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Emotion recognition and adverse childhood experiences in individuals at clinical high risk of psychosis

Research output: Contribution to journalArticle

Stefania Tognin, Ana Catalan, Gemma Modinos, Matthew Kempton, Barnaby Nelson, Christos Pantelis, Anita Riecher-Rössler, Rodrigo Bressan, Neus Barrantes-Vidal, M. Krebs, Merete Nordentoft, Stephan Ruhrmann, G Sachs, Bart P. F. Rutten, Johannas Van Os, L de Haan, Mark van der Gaag, Philip McGuire, Lucia Rita Valmaggia

Original languageEnglish
Article numbersbz128
JournalSchizophrenia Bulletin
Early online date21 Feb 2020
DOIs
Publication statusE-pub ahead of print - 21 Feb 2020

King's Authors

Abstract

Objective
To investigate the association between facial affect recognition (FAR) and type of adverse childhood experiences (ACEs) in a sample of clinical high risk (CHR) individuals and a matched sample of healthy controls (HCs).

Methods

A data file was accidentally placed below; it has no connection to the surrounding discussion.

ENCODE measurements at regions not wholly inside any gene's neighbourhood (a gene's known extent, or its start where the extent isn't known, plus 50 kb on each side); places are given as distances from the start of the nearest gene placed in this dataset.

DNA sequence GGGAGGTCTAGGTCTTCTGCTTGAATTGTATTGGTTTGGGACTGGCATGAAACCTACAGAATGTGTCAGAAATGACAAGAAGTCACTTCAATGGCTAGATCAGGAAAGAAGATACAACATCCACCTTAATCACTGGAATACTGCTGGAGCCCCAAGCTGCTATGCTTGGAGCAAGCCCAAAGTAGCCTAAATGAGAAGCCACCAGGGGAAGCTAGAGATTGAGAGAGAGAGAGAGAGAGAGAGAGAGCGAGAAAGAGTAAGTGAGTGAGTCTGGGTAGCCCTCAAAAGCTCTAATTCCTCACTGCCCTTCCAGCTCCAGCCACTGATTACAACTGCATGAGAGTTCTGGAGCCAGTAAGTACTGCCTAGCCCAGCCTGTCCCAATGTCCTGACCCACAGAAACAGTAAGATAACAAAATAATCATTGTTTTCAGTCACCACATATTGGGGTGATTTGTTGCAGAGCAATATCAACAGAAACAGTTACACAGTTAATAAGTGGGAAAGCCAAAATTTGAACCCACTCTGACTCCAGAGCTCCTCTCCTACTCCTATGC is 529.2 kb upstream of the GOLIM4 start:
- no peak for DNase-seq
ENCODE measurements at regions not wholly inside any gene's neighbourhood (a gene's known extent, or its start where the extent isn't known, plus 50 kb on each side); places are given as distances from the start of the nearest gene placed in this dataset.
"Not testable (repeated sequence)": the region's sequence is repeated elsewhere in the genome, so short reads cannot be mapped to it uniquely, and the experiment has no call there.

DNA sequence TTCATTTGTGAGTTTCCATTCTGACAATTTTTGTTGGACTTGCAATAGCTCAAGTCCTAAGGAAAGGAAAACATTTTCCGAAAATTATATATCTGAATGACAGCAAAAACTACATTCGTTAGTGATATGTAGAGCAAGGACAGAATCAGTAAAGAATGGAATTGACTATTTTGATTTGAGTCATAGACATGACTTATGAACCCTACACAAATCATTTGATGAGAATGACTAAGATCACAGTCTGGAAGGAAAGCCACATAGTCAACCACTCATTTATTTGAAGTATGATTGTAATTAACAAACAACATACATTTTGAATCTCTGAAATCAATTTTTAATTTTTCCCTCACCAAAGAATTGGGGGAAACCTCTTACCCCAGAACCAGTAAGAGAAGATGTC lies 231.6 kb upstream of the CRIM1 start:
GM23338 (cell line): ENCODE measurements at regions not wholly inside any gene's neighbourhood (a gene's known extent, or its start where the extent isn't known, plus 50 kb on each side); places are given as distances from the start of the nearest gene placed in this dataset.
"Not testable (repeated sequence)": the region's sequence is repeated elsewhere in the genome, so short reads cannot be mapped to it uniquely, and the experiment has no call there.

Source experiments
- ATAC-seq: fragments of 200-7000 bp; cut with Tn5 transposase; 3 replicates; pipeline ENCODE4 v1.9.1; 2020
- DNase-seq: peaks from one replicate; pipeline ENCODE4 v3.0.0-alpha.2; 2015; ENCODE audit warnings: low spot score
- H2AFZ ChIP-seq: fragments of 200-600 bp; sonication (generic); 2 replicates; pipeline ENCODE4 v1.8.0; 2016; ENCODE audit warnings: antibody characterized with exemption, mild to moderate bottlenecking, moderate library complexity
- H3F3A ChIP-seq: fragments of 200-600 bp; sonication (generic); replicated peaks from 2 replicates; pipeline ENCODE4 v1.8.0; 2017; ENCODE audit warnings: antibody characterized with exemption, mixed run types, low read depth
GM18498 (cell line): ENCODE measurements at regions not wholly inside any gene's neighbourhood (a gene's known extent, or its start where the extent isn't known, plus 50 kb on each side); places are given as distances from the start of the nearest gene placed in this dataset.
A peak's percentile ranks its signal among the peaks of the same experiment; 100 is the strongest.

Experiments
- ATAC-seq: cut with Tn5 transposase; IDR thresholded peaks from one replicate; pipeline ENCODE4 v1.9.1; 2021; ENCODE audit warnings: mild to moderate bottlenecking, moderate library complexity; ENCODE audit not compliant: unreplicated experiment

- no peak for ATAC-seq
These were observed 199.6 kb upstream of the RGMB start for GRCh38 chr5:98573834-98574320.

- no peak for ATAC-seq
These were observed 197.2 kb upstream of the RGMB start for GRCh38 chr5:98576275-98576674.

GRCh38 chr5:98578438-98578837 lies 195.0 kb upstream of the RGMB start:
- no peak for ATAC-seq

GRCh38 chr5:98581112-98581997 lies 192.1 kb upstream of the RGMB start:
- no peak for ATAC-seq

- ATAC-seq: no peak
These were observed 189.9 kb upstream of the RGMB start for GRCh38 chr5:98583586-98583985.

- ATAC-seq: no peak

In total, 309 CHR individuals and 51 HC were recruited as part of an European Union-funded multicenter study (EU-GEI) and included in this work. During a 2-year follow-up period, 65 CHR participants made a transition to psychosis (CHR-T) and 279 did not (CHR-NT). FAR ability was measured using a computerized version of the Degraded Facial Affect Recognition (DFAR) task. ACEs were measured using the Childhood Experience of Care and Abuse Questionnaire, the Childhood Trauma Questionnaire, and the Bullying Questionnaire. Generalized regression models were used to investigate the relationship between ACE and FAR. Logistic regressions were used to investigate the relationship between FAR and psychotic transition.

Results
In CHR individuals, having experienced emotional abuse was associated with decreased total and neutral DFAR scores. CHR individuals who had experienced bullying performed better in the total DFAR and in the frightened condition. In HC and CHR, having experienced the death of a parent during childhood was associated with lower DFAR total score and lower neutral DFAR score, respectively. Analyses revealed a modest increase of transition risk with increasing mistakes from happy to angry faces.

Conclusions
Adverse experiences in childhood seem to have a significant impact on emotional processing in adult life. This information could be helpful in a therapeutic setting where both difficulties in social interactions and adverse experiences are often addressed.

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